How goodly is our portion, how pleasant our lot, how beautiful our heritage. The beauty of our heritage is something that I have cherished since my youth. It’s all of the reasons combined for why I have maintained my strong Jewish identity throughout my life. I can still recall where my family sat during the high holy days of my youth in our temple in Wichita. I can still remember, before I could read the words in the prayer book, my mother tracking the words for me with her finger. I remember my own joy when I could finally read the words myself. I still remember the wonderful Passover Seders that we held at my Aunt Barbara and Uncle Walter’s house, with so many relatives that we could barely fit in their home. I recall the scent of Aunt Barbara’s matzos ball soup mixed with Uncle Walter’s cigars. The beauty of our heritage.

This past winter, about a month before J.D. became a Bar Mitzvah, I received a call on a Monday from our friend, the keeper of our gift shop, Sarah Schweitz. Sarah called to tell me that JDs Tallit had arrived from the vendor and asked me when I wanted to pick it up from the gift shop? I told her that I would be attending services on Friday night and asked her if I could pick it up then. Of course, she said yes, and that’s what I did. The next morning was February 15th, the morning of the devastating fire. Everything in the gift shop was destroyed. Perhaps one of the most enduringly beautiful symbols of our heritage is the wearing of a Tallit. JD’s Tallit, the one he had personally selected, was home, safe and sound. It was especially meaningful 5 weeks later when he put that Tallit around his shoulders, in prayer, for the very first time. How beautiful our heritage!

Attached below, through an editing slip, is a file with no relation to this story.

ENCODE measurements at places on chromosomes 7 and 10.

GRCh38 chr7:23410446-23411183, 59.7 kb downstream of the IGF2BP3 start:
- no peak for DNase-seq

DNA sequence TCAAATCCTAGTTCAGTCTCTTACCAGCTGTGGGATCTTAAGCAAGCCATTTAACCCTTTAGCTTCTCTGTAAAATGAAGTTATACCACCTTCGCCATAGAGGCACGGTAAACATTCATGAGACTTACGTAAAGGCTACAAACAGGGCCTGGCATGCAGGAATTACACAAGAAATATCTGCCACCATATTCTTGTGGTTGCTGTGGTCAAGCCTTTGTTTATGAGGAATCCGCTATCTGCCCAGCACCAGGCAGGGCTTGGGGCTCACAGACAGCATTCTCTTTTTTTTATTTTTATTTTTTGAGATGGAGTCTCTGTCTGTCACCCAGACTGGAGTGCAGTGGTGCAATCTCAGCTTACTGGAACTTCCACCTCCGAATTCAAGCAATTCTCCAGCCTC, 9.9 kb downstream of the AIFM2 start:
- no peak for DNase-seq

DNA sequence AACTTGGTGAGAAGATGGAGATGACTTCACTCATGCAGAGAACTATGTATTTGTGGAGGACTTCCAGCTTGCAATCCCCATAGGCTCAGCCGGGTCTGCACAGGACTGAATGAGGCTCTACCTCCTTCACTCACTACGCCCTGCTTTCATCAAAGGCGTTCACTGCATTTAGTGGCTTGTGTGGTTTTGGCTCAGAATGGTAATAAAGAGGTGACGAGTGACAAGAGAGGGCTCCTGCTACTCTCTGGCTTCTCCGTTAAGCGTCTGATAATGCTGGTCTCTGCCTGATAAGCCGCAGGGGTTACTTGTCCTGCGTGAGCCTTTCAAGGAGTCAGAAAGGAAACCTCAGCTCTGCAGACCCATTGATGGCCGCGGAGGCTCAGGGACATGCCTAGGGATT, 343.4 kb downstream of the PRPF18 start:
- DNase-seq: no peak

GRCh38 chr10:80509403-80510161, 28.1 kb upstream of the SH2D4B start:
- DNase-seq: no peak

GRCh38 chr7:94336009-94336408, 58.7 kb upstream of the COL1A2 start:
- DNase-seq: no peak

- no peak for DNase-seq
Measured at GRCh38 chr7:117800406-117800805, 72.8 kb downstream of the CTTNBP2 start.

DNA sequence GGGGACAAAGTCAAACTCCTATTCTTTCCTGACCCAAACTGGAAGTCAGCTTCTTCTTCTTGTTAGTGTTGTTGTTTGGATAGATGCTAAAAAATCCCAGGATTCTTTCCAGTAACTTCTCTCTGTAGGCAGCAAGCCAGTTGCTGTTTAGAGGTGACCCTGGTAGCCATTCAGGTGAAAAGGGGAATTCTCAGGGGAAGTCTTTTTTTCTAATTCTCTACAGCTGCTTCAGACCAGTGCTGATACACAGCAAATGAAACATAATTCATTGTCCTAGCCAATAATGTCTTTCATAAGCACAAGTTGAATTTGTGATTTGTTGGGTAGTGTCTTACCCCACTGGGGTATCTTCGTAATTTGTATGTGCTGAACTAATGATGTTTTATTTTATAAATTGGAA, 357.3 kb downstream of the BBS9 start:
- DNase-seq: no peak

Ashreinu, Ma tov kelokeinu,Uma naim goralenu, Ashreinu, Ma tov kelokeinu,Uma iafah yerushatenu. How goodly is our portion, how pleasant our lot, how beautiful our heritage!

In the years to come, may your lives be filled with a goodly portion, may you have a pleasant lot of your choosing, and may you rejoice in our beautiful heritage!

Shana Tovah!

One Response to President’s Message – Rosh Hashanah 5775

  1. Lisa Greenberg Cohen October 1, 2014 at 5:12 pm #

    Lynn! What a wonderful message! Happy new year to all of your family!!!
    Lisa and Lenny